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“Seventh International Conference on Fertility Control in Wildlife”. Journal of Zoo and Wildlife Medicine. 44: 154 Pp. 2013.

has been cited by the following article:

Article

History of the Science of Wldlife Fertility Control: Reflections of a 25-Year International Conference Series

1PNC, Inc., Villanova, PA USA

2The Science and Conservation Center, Billings, MT USA


Applied Ecology and Environmental Sciences. 2015, Vol. 3 No. 1, 22-29
DOI: 10.12691/aees-3-1-5
Copyright © 2015 Science and Education Publishing

Cite this paper:
Priscilla Cohn, Jay F. Kirkpatrick. History of the Science of Wldlife Fertility Control: Reflections of a 25-Year International Conference Series. Applied Ecology and Environmental Sciences. 2015; 3(1):22-29. doi: 10.12691/aees-3-1-5.

Correspondence to: Jay  F. Kirkpatrick, The Science and Conservation Center, Billings, MT USA. Email: jkirkpatrick@montana.net

Abstract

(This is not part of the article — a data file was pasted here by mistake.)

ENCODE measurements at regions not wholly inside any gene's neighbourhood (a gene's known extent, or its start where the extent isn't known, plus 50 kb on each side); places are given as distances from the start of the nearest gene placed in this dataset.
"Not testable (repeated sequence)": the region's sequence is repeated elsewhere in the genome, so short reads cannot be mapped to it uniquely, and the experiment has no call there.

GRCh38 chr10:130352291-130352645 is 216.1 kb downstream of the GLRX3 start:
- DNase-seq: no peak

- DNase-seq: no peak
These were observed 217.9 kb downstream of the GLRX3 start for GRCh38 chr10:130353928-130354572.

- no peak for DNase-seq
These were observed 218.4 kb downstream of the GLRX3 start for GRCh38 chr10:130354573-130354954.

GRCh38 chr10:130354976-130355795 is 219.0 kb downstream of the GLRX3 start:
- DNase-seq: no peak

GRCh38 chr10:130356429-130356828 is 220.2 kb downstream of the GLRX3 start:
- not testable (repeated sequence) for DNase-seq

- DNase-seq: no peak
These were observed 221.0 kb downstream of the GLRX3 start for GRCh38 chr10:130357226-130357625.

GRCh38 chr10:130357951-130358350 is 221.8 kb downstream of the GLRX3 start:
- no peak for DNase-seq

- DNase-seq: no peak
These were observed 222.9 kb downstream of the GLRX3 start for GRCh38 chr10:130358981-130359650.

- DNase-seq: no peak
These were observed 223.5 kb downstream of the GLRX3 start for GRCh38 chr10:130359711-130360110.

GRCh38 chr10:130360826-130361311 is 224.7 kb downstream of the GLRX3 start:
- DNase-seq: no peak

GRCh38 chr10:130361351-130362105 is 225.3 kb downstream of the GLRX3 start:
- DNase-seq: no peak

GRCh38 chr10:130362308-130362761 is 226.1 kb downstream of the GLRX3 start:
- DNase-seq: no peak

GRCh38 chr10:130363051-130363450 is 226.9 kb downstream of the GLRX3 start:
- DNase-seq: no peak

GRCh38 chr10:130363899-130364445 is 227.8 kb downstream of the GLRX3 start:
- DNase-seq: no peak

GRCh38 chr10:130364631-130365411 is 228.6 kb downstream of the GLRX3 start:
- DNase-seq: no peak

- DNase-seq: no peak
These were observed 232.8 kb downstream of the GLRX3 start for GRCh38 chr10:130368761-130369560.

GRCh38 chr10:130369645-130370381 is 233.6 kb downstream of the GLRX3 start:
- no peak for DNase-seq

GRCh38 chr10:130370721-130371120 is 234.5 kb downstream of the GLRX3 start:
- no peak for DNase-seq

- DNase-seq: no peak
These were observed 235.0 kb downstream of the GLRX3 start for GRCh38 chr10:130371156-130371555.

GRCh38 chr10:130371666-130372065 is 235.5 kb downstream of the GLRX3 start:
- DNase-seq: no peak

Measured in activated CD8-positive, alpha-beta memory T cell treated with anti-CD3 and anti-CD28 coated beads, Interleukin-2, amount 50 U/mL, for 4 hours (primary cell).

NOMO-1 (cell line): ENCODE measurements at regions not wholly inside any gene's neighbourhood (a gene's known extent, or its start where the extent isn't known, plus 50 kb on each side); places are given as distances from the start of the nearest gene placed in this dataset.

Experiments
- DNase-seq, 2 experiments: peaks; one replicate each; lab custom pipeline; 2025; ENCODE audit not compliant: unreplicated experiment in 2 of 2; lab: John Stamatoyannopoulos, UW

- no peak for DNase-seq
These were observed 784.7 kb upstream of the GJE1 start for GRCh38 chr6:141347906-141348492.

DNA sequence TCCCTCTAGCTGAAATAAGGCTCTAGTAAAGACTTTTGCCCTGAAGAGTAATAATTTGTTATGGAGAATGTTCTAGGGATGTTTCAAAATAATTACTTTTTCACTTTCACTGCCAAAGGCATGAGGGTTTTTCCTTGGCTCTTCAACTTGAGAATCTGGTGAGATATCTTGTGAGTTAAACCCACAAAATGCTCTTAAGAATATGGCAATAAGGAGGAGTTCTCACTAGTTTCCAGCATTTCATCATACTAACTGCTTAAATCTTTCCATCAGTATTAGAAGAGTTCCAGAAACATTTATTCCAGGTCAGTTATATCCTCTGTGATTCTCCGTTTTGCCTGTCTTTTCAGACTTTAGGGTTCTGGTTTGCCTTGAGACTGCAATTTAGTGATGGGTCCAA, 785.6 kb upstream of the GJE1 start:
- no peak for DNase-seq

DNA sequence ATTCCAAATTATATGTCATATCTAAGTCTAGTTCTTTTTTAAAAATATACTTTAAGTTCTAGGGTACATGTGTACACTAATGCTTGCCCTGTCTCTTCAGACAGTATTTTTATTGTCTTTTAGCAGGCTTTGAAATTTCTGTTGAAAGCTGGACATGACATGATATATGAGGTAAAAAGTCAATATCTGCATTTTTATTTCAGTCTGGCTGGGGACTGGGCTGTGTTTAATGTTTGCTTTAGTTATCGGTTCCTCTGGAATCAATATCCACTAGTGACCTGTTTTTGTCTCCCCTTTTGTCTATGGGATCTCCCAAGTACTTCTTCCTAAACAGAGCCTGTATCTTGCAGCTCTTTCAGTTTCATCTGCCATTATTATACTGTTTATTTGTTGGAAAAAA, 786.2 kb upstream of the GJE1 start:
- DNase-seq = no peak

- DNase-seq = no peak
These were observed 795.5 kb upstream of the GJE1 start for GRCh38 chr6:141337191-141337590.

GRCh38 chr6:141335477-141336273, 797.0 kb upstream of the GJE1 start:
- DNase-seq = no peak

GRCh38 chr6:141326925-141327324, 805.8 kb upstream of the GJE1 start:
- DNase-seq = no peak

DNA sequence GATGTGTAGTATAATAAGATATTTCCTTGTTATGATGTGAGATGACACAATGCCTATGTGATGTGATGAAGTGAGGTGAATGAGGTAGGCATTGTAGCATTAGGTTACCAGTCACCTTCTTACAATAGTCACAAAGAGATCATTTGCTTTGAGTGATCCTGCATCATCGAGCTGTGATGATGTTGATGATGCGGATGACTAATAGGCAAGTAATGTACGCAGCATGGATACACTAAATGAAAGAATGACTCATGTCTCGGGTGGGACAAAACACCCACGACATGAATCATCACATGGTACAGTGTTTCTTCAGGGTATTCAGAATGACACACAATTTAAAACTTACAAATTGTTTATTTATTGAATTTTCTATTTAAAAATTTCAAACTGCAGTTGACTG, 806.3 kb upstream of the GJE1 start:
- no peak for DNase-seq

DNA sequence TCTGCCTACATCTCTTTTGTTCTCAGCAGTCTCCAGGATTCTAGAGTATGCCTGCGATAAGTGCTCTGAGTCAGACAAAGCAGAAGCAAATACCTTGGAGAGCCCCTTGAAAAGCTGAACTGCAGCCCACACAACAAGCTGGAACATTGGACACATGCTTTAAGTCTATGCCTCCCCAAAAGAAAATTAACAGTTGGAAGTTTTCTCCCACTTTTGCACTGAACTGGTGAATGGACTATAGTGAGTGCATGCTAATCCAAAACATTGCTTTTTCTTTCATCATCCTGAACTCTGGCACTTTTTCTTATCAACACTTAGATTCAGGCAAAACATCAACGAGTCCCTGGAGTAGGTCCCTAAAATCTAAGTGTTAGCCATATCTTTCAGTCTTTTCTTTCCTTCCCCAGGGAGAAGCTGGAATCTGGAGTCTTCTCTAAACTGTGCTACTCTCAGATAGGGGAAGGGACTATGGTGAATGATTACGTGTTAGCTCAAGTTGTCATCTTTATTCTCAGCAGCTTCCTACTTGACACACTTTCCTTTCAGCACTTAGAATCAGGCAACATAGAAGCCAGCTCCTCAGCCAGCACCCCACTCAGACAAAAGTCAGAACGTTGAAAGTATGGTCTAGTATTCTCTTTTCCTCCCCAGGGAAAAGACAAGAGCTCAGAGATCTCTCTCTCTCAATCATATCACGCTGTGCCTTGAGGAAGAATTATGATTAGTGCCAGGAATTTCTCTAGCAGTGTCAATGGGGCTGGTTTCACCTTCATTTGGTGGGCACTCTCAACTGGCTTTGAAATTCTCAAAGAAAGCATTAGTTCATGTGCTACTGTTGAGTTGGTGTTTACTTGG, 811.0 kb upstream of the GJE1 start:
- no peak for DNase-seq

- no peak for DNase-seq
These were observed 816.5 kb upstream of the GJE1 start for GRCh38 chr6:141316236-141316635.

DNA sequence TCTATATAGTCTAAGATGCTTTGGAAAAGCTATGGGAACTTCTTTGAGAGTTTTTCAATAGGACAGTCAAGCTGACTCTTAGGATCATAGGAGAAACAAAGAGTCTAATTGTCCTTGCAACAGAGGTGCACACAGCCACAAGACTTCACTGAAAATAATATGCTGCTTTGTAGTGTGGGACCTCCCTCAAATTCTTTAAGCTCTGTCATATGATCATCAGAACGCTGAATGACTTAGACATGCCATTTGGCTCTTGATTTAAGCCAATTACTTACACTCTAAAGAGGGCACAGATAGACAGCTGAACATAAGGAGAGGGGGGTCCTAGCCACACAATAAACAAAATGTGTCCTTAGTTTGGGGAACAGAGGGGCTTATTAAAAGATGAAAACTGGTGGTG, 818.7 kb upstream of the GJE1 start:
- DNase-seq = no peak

The science of wildlife fertility control originated in the mid-twentieth century, out of a growing need for alternatives to lethal controls for selected wildlife populations, where traditional lethal controls were no longer legal, wise, safe or publicly acceptable. Until late in the century the science was uncoordinated and without significant funding or cooperation among investigators. A 25-year conference series brought scientists engaged in this endeavor together, from around the world and set the stage for more rapid development and research support. In rapid fashion, steroid related efforts gave way to contraceptive vaccines and gonadotropic-releasing hormone (GnRH) agonists and by the turn of century actual successful management of certain species was well underway. This included wild horses, urban deer, captive zoo populations, and even African elephants. However, an unanticipated backlash from state and federal wildlife agencies, and some animal protection groups slowed progress, particularly in application of the science to free-ranging wildlife populations. Today the science has progressed to the point where actual management could alleviate many problems but the sociopolitical dimensions of this science have slowed progress and thrown up many non-scientific hurdles (state legislation in particular). This short history presents a classic case of a general public and political system that cannot keep pace with new scientific developments.

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